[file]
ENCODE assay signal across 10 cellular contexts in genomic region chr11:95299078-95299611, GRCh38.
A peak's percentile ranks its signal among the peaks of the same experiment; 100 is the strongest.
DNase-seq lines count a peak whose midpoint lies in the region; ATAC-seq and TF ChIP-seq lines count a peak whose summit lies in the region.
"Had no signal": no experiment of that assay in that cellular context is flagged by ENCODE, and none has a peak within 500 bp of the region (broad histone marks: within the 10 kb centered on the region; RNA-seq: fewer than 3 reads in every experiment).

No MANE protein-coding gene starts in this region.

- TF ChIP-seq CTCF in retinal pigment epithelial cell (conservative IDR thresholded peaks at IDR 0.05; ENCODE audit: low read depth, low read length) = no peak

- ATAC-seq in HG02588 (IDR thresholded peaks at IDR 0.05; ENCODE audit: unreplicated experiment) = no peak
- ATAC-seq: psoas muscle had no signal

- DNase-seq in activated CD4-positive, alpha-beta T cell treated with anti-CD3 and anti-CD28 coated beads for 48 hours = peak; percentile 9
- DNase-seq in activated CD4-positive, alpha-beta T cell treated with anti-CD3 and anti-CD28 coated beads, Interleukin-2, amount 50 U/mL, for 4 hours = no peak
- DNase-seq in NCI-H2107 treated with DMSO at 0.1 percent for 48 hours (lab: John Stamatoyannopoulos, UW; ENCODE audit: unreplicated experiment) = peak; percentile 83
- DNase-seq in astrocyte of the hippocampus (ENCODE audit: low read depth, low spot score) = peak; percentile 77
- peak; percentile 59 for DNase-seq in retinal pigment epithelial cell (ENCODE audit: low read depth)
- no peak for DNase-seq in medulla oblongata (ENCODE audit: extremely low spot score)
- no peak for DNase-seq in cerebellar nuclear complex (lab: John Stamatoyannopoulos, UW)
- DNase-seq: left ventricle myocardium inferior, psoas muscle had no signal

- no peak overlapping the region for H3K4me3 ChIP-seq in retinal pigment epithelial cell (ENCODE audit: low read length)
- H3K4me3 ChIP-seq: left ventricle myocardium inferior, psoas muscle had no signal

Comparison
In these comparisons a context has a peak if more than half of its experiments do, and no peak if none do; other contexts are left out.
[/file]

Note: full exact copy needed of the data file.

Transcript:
ENCODE assay signal across 10 cellular contexts in genomic region chr11:95299078-95299611, GRCh38.
A peak's percentile ranks its signal among the peaks of the same experiment; 100 is the strongest.
DNase-seq lines count a peak whose midpoint lies in the region; ATAC-seq and TF ChIP-seq lines count a peak whose summit lies in the region.
"Had no signal": no experiment of that assay in that cellular context is flagged by ENCODE, and none has a peak within 500 bp of the region (broad histone marks: within the 10 kb centered on the region; RNA-seq: fewer than 3 reads in every experiment).

No MANE protein-coding gene starts in this region.

- TF ChIP-seq CTCF in retinal pigment epithelial cell (conservative IDR thresholded peaks at IDR 0.05; ENCODE audit: low read depth, low read length) = no peak

- ATAC-seq in HG02588 (IDR thresholded peaks at IDR 0.05; ENCODE audit: unreplicated experiment) = no peak
- ATAC-seq: psoas muscle had no signal

- DNase-seq in activated CD4-positive, alpha-beta T cell treated with anti-CD3 and anti-CD28 coated beads for 48 hours = peak; percentile 9
- DNase-seq in activated CD4-positive, alpha-beta T cell treated with anti-CD3 and anti-CD28 coated beads, Interleukin-2, amount 50 U/mL, for 4 hours = no peak
- DNase-seq in NCI-H2107 treated with DMSO at 0.1 percent for 48 hours (lab: John Stamatoyannopoulos, UW; ENCODE audit: unreplicated experiment) = peak; percentile 83
- DNase-seq in astrocyte of the hippocampus (ENCODE audit: low read depth, low spot score) = peak; percentile 77
- peak; percentile 59 for DNase-seq in retinal pigment epithelial cell (ENCODE audit: low read depth)
- no peak for DNase-seq in medulla oblongata (ENCODE audit: extremely low spot score)
- no peak for DNase-seq in cerebellar nuclear complex (lab: John Stamatoyannopoulos, UW)
- DNase-seq: left ventricle myocardium inferior, psoas muscle had no signal

- no peak overlapping the region for H3K4me3 ChIP-seq in retinal pigment epithelial cell (ENCODE audit: low read length)
- H3K4me3 ChIP-seq: left ventricle myocardium inferior, psoas muscle had no signal

Comparison
In these comparisons a context has a peak if more than half of its experiments do, and no peak if none do; other contexts are left out.